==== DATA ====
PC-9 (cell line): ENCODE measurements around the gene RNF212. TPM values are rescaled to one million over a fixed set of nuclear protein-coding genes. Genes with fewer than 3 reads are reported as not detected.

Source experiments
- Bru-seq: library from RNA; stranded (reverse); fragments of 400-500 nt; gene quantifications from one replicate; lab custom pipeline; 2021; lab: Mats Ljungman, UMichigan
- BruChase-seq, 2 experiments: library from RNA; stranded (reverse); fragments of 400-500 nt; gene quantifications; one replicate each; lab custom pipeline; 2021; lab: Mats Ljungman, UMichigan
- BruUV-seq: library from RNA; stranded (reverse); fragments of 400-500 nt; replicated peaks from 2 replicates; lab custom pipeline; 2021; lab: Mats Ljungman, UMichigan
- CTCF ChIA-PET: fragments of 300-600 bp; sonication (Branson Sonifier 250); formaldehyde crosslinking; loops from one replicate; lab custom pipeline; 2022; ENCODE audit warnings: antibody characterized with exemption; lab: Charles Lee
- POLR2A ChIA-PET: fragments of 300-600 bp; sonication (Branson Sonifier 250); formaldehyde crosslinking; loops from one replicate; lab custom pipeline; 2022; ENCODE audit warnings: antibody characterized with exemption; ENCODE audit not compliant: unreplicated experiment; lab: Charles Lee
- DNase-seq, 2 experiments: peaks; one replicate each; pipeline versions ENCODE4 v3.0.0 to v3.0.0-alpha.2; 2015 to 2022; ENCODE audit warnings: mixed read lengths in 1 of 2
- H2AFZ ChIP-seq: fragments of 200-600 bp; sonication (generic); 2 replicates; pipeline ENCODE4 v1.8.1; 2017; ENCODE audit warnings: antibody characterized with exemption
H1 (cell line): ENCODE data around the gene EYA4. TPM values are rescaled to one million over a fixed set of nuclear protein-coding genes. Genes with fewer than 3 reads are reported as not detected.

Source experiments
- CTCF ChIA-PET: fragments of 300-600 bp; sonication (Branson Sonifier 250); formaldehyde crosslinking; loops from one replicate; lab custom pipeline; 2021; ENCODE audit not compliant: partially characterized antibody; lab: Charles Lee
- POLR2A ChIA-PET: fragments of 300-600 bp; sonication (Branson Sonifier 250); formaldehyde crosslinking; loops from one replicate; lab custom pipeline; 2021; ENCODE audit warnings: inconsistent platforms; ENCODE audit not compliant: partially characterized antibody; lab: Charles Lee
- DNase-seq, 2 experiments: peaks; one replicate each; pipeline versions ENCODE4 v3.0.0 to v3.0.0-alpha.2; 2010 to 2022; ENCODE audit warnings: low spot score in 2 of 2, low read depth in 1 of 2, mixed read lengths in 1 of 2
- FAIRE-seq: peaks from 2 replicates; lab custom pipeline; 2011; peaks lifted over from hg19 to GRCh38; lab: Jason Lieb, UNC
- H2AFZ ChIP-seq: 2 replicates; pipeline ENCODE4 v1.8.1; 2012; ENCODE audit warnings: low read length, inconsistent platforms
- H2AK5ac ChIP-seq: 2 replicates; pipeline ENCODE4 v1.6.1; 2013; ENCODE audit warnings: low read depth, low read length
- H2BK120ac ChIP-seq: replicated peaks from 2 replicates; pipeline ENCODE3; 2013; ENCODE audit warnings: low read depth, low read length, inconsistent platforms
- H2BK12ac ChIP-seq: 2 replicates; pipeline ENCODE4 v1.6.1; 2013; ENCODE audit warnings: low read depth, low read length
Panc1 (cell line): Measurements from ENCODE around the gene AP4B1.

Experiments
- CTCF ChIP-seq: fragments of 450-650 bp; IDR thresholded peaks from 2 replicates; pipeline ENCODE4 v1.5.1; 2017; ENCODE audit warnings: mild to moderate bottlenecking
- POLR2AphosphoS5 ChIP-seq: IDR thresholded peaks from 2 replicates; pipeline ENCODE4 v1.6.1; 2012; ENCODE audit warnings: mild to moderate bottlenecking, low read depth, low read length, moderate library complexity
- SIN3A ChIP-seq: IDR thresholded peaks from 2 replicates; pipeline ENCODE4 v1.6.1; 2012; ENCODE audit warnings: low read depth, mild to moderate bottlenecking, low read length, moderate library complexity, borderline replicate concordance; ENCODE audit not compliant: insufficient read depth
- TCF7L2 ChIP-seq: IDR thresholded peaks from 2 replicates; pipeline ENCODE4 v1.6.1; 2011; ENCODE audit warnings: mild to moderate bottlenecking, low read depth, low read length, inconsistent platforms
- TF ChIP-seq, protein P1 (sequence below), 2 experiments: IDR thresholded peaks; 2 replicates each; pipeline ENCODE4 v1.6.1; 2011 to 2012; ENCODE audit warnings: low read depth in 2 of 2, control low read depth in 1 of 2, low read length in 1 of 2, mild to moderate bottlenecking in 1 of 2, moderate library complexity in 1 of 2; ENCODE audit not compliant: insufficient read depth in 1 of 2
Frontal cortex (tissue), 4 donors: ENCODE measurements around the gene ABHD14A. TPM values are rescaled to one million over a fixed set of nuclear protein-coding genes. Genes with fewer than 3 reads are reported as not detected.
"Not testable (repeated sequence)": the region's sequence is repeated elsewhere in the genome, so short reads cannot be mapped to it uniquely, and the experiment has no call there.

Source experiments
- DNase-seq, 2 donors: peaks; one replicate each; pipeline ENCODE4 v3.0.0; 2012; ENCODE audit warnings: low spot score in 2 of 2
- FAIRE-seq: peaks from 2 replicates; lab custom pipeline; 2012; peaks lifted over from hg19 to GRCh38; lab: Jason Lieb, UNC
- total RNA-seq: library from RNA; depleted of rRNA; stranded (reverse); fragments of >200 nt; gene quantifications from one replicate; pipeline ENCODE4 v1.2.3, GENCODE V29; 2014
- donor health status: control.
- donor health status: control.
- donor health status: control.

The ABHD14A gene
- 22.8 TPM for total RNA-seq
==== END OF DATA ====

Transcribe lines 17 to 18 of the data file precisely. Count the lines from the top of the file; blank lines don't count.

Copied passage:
- H2AK5ac ChIP-seq: 2 replicates; pipeline ENCODE4 v1.6.1; 2013; ENCODE audit warnings: low read depth, low read length
- H2BK120ac ChIP-seq: replicated peaks from 2 replicates; pipeline ENCODE3; 2013; ENCODE audit warnings: low read depth, low read length, inconsistent platforms